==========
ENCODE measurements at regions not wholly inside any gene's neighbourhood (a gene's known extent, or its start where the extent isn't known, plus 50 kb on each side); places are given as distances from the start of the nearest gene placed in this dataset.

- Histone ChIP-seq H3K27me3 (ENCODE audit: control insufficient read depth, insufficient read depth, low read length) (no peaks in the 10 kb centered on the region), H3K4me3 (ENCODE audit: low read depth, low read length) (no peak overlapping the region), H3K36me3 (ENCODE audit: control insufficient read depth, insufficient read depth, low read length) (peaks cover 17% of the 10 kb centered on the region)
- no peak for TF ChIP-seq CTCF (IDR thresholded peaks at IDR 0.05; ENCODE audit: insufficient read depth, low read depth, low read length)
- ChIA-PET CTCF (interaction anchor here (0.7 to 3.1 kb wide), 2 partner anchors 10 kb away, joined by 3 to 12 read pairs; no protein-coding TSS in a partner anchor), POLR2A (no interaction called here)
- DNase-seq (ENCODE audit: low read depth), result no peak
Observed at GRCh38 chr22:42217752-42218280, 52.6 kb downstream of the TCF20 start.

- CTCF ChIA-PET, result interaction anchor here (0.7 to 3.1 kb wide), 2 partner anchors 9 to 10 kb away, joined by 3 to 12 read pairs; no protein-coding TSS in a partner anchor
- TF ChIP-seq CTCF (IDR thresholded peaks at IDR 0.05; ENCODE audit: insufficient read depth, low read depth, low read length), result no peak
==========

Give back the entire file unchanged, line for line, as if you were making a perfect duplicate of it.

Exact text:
ENCODE measurements at regions not wholly inside any gene's neighbourhood (a gene's known extent, or its start where the extent isn't known, plus 50 kb on each side); places are given as distances from the start of the nearest gene placed in this dataset.

- Histone ChIP-seq H3K27me3 (ENCODE audit: control insufficient read depth, insufficient read depth, low read length) (no peaks in the 10 kb centered on the region), H3K4me3 (ENCODE audit: low read depth, low read length) (no peak overlapping the region), H3K36me3 (ENCODE audit: control insufficient read depth, insufficient read depth, low read length) (peaks cover 17% of the 10 kb centered on the region)
- no peak for TF ChIP-seq CTCF (IDR thresholded peaks at IDR 0.05; ENCODE audit: insufficient read depth, low read depth, low read length)
- ChIA-PET CTCF (interaction anchor here (0.7 to 3.1 kb wide), 2 partner anchors 10 kb away, joined by 3 to 12 read pairs; no protein-coding TSS in a partner anchor), POLR2A (no interaction called here)
- DNase-seq (ENCODE audit: low read depth), result no peak
Observed at GRCh38 chr22:42217752-42218280, 52.6 kb downstream of the TCF20 start.

- CTCF ChIA-PET, result interaction anchor here (0.7 to 3.1 kb wide), 2 partner anchors 9 to 10 kb away, joined by 3 to 12 read pairs; no protein-coding TSS in a partner anchor
- TF ChIP-seq CTCF (IDR thresholded peaks at IDR 0.05; ENCODE audit: insufficient read depth, low read depth, low read length), result no peak